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How Do I Keep My Job Search Confidential?
“I am currently considering what may be better offers from competitors of my current employer. I like my job and am only testing the waters at this point, so I do not want to jeopardize my position. How do I ensure that my current boss will not be contacted until I am certain I have a bona-fide offer I want to accept?”
Go to Interviews to Get Job Offers
You go to interviews to get job offers, not to consider them. This isn’t splitting hairs. The way we define activities determines how we will pursue them, and “considering offers” leads to a mindset that has you walking into interviews asking about what the job pays rather than what you need to do to be successful in the job. You don’t have anything to “consider” until an offer is on the table, so all you need to consider is how to get it there.
When you go to interviews to get job offers, you have a different attitude, a different approach to the questions you will ask. Please don’t take this lightly: your single most important professional survival skill is your ability to turn job interviews into job offers, but it is also the skill at which you are weakest and have least experience.
The Reality of Reference Checks
Employment references get checked about 75% of the time, according to current studies. Reference-checking is a time-consuming process, and usually it is restricted to the top candidate. Checks can occur anywhere from immediately before the job offer is extended to up to thirty days after you have started work.
You are protected [AU: From what?] under the 1970 Fair Credit Reporting Act. Under this act an employer is required to get your written permission before checking any references that you may supply. That’s why you have to fill out those ridiculous application forms that require your signature at the end over a block of impossibly small type; your signature gives an employer permission to check your professional references, credit, and legal history.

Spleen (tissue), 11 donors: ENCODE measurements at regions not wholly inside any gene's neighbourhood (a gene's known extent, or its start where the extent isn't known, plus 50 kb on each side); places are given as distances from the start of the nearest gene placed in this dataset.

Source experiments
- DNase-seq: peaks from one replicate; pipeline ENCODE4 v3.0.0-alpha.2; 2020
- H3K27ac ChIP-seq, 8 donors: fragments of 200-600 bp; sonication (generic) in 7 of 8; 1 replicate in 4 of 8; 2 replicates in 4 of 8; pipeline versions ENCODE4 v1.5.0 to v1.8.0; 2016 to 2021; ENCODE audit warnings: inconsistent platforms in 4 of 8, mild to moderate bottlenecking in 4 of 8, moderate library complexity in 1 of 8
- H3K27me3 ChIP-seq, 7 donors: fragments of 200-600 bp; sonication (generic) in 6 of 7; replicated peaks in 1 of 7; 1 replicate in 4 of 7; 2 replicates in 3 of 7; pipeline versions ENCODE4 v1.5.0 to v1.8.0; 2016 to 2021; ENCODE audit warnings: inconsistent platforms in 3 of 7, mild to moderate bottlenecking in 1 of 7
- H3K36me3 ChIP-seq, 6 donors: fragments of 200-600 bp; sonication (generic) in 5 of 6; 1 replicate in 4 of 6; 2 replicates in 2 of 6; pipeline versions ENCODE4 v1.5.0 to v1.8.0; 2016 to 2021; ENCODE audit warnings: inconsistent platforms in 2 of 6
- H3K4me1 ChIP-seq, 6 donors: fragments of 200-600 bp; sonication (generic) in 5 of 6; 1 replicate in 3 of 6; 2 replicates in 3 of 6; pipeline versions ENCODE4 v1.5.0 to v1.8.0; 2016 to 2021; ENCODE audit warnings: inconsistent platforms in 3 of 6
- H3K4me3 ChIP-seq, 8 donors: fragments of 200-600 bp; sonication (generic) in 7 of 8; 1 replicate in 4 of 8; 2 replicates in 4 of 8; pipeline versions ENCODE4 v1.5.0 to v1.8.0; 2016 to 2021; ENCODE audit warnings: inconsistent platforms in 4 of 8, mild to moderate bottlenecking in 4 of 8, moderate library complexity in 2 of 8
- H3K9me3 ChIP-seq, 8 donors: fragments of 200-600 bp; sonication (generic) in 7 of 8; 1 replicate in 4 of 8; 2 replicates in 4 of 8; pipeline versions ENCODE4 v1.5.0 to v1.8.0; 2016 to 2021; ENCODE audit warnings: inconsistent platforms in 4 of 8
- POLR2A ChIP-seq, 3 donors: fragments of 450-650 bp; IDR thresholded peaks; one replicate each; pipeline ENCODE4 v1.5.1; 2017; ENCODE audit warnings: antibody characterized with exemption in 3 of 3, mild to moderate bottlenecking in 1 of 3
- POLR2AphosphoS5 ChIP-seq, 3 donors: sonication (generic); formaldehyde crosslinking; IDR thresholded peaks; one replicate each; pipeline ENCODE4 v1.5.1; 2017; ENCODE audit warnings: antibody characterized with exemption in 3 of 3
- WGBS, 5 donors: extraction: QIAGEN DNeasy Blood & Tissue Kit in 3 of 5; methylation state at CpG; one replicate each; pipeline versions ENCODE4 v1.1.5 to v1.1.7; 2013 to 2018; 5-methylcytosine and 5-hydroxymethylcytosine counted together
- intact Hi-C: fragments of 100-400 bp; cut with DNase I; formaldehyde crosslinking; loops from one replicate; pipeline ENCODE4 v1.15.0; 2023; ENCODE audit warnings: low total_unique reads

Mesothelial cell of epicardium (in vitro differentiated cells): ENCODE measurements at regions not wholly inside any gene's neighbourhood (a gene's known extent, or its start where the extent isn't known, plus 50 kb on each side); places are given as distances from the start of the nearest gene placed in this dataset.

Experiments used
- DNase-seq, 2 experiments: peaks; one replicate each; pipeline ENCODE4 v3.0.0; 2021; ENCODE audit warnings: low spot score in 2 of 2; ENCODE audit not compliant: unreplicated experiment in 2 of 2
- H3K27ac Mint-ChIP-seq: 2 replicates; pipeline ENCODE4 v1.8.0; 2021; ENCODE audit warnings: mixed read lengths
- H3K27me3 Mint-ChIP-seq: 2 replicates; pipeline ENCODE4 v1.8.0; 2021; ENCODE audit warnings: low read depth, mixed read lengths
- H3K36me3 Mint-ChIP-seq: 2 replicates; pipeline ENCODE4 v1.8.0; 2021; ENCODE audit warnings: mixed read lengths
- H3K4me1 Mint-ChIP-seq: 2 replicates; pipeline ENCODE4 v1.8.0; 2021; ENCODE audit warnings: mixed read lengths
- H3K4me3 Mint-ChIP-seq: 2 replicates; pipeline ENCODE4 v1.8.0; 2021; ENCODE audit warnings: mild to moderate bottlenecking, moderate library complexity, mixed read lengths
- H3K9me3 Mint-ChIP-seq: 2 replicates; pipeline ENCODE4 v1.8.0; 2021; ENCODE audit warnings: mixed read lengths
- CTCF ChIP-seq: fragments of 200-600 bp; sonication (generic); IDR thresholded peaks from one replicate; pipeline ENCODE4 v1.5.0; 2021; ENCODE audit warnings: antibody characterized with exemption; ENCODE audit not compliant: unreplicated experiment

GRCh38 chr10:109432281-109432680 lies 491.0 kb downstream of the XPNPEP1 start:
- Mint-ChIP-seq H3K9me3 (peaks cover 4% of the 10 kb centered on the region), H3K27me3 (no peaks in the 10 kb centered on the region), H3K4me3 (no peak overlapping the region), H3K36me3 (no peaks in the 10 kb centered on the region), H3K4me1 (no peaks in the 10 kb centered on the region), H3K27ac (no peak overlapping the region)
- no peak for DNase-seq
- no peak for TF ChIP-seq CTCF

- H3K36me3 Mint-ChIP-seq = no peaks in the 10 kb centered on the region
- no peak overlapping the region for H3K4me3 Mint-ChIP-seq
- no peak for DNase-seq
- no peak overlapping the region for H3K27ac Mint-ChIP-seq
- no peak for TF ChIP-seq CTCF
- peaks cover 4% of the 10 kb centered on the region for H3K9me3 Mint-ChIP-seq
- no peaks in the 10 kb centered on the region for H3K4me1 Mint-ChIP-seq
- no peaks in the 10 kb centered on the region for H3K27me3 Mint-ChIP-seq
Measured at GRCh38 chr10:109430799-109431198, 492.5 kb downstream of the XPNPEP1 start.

Keeping Your Job Search Confidential
Reference-checking is a responsibility most often picked up by Human Resources, so on first contact with a corporate recruiter, explain your situation and make the need for confidentiality clear. You should ask not to sign any application form giving permission for background checks until there is established mutual interest—which you’ll subsequently define as your formal resignation following acceptance of a written offer. Do not supply references until the appropriate time, and request that current employment references not be checked without your permission.
Instead of such formal checks, hiring managers and headhunters are likely to make informal inquiries that can cause just as much trouble, so you need to treat them as totally divorced from HR’s responsibilities and priorities. So again, on first contact with each of these parties, politely drop into the later parts of the conversation, once a degree of interest has been established, that you are happily employed and looking for the “right opportunity,” and that you would like to confirm an understanding that all communications are to be strictly confidential.
Sanitize your resume to protect your identity by cloaking your name, current employer, and any other information that might readily identify you. This is perfectly acceptable strategy and simply tells recruiters exactly what you want them to know: that you are engaged in a confidential search.
For contact information on your resume, and to facilitate confidential communication throughout your search, create a new e-mail account with a name that reveals something about your professional profile, such as [email protected] or [email protected]. This type of e-mail address is professional, keeps your identity confidential, and acts as a headline, telling the reader who is calling and some idea of what the communication is about.
Finally, use only your personal communication devices for job search activities, and only use them on your own time. Follow these guidelines and you’ll keep your search confidential and conduct yourself like a thorough professional.
NY Times Bestselling Author at Knock Em Dead
With 17 books and two optical patents to his name and as someone who last danced with a professional ballet company at age 55, he is clearly one of those who has turned ADHD into a superpower. Martin is also a recovering alcoholic of some years standing, and exchanging one obsessive compulsion for another; he particularly enjoys collecting prohibition-era cocktail shakers.